Saturday, May 22, 2010

3. The Iron Curtain: Neubauten/Shostakovich/Driftwood


Genre: Industrial / Pop
Place of purchase: Slow Boat Records, Wellington
Why I bought this: Searching for the avant-garde

German industrial noisemakers Einsturzende Neubauten carry a formidable reputation for extremism. So why is this record so boring? Opener Ich Gehe Jetzt makes for a magnificently droll and moody beginning, as if Welsh popsters Young Marble Giants had grown up in a steel factory rather than a coalmine. But over time, the marriage of industrial materials with 'songs' on Perpetuum Mobile sounds too deliberate. The record is bogged down by the consistently low/mid-paced tempo, and Blixa Bargeld's vocals methodically. spell. out. each. word. The cd itself is magnificently packaged with the lyrics in German and English, colour pictures of the group and a double cd-sized package; but somehow, like the music, it's all too formal, too designed.

While some Neubauten traditionalists no doubt wish their heroes were back to their roots sawing bridges in half, I suggest a more radical step; the West End.

Neubauten - The Musical begins with a pantomine Zorro tip-toeing round a corner, putting his finger to his lips, looking at the audience and going Sssshhh! Pretty soon, lone Panto-Zorro is joined onstage by 30 more Panto-Zorro's, all walking round corners and going Sssshhh! Then Blixa Bargeld is lowered from the ceiling in one of those hanging 70s wicker chairs with a giant oversized book in his lap, kind of like a gothic Ronnie Corbett. Just as BB raises his finger to go Ssshh! the rope breaks and he falls through a trapdoor into a cellar. The 30 Panto-Zorro's pause. After about 15 seconds we hear Blixa Corbett go Sssshhh! from his cellar, and off go the Panto Zorro's, walking round corners, etc...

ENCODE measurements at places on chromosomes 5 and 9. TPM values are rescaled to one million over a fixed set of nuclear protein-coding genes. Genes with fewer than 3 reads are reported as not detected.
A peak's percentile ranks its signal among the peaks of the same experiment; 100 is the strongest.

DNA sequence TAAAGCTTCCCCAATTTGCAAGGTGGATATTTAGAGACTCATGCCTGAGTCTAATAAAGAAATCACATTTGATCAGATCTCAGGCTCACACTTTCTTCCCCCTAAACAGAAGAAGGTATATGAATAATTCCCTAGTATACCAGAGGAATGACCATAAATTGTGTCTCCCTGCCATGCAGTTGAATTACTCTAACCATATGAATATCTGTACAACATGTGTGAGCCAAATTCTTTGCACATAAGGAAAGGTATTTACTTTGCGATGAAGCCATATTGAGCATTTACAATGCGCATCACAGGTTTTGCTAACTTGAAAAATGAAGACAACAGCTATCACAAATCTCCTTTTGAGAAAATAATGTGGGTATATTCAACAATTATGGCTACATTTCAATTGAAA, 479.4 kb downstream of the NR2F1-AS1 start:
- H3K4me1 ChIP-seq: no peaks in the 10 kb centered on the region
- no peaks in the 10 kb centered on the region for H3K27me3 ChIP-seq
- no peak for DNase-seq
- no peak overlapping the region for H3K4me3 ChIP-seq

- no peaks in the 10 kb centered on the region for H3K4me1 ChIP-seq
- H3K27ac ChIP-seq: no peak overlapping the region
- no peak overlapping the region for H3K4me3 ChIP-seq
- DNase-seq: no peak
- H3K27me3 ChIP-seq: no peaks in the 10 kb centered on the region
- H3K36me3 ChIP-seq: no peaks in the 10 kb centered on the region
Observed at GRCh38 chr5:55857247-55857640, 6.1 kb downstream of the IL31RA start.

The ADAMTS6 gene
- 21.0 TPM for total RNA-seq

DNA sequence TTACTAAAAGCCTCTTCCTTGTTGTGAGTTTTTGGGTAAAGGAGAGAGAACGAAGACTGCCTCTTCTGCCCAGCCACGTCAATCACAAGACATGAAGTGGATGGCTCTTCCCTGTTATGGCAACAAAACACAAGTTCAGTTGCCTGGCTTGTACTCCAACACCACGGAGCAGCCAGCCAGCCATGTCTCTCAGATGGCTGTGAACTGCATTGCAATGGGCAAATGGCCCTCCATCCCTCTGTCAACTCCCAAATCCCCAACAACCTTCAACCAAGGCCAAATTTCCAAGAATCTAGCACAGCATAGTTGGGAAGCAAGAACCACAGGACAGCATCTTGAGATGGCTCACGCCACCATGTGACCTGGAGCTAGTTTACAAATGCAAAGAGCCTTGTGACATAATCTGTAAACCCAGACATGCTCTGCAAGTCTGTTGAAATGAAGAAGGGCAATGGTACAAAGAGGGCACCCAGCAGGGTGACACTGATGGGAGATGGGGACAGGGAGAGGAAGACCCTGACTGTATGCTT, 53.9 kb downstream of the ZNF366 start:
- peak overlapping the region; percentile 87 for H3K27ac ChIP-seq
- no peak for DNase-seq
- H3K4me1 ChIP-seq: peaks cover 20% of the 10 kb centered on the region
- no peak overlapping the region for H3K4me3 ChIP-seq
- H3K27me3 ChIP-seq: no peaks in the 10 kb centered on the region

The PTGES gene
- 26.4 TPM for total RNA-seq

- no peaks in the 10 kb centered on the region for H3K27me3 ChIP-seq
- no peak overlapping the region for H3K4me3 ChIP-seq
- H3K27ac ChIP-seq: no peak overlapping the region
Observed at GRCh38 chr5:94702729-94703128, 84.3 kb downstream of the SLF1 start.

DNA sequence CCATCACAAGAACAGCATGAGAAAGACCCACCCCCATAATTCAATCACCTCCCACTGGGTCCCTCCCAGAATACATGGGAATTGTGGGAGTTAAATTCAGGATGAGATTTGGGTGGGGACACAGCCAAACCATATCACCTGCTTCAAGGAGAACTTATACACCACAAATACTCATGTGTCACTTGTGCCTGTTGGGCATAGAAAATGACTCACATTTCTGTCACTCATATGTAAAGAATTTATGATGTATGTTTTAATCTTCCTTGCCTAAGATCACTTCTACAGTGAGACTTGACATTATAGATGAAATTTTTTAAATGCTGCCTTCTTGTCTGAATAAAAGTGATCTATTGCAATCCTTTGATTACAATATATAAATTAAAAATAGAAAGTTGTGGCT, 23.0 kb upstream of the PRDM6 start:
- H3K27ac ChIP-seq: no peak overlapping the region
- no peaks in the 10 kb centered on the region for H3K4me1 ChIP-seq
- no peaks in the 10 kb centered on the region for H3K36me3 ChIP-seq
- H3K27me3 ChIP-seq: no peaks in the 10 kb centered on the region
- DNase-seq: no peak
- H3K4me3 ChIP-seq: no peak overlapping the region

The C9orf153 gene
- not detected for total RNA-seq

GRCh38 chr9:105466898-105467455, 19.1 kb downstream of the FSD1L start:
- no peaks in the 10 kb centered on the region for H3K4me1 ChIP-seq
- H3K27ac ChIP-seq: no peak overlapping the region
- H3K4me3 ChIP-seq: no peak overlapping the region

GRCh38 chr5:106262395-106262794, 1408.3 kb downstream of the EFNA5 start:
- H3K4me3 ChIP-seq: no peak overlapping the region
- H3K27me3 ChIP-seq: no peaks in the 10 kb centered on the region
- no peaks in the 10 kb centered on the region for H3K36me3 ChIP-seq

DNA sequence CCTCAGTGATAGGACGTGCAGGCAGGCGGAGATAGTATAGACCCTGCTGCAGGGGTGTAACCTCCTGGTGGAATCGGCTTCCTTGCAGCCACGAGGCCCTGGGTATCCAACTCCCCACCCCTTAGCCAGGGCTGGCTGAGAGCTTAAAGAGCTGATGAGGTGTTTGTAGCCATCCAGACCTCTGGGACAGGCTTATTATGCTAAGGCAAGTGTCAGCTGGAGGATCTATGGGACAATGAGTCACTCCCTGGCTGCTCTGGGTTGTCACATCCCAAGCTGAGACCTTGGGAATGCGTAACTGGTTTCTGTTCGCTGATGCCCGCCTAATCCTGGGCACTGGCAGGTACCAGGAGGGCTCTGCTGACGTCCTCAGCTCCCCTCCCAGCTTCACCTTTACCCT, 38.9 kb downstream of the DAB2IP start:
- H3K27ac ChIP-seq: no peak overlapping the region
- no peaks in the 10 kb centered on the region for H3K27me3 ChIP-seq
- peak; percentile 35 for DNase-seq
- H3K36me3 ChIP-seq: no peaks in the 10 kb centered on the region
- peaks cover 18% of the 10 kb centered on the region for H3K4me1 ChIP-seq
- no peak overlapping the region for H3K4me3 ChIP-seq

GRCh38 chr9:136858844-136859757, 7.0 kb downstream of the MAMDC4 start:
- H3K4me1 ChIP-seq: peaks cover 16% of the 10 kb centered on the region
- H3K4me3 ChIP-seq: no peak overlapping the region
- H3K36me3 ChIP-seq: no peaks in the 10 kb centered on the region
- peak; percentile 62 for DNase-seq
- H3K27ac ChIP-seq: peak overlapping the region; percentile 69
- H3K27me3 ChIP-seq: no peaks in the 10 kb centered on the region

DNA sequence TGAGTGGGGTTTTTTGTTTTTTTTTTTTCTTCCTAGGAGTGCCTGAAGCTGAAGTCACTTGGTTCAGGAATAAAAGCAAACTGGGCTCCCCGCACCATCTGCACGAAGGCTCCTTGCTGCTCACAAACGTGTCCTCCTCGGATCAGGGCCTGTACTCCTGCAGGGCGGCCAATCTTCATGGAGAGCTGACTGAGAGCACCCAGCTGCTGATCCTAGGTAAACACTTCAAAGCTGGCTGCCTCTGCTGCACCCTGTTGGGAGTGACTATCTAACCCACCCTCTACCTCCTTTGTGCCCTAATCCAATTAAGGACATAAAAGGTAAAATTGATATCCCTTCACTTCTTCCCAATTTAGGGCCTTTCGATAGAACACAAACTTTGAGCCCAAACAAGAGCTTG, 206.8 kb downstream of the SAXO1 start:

SHOSTAKOVICH - LENINGRAD SYMPHONY (as performed by the Bournemouth Symphony Orchestra, LP, 1974)

Genre: Classical
Place of purchase: Wellington Public Library sale
Why I bought this: Attempting to 'get' Classical

Wouldn't it be fantastic to enjoy classical music? (Ba-Dom-Tsh!!!)

Well, I think so... just the record collector in me gets all hot 'n bothered thinking of all those 2nd hand LP's in the sale bins, and all going dirt cheap because the owners have switched allegiances to Rare Groove.

But what do I know? I've been too lazy to get around to listening to the small Classical collection I have. Listening to Mr Shostakovich now, an avalanche of surface scratches, crackling and pop make it virtually unlistenable. I fear my entry into the Classical world is to be further delayed.

My reluctance to play this LP over the years may be explained by a distant memory of a sleepwalking flatmate pissing in the fireplace next to it. No doubt it's much-loved past this contributed to it's 'withdrawn' status from the Wellington Public Library. Either that or someone pissed on it there, too.


Genre: Pop
Place of purchase: Salvation Army Thrift Shop
Why I bought this: The title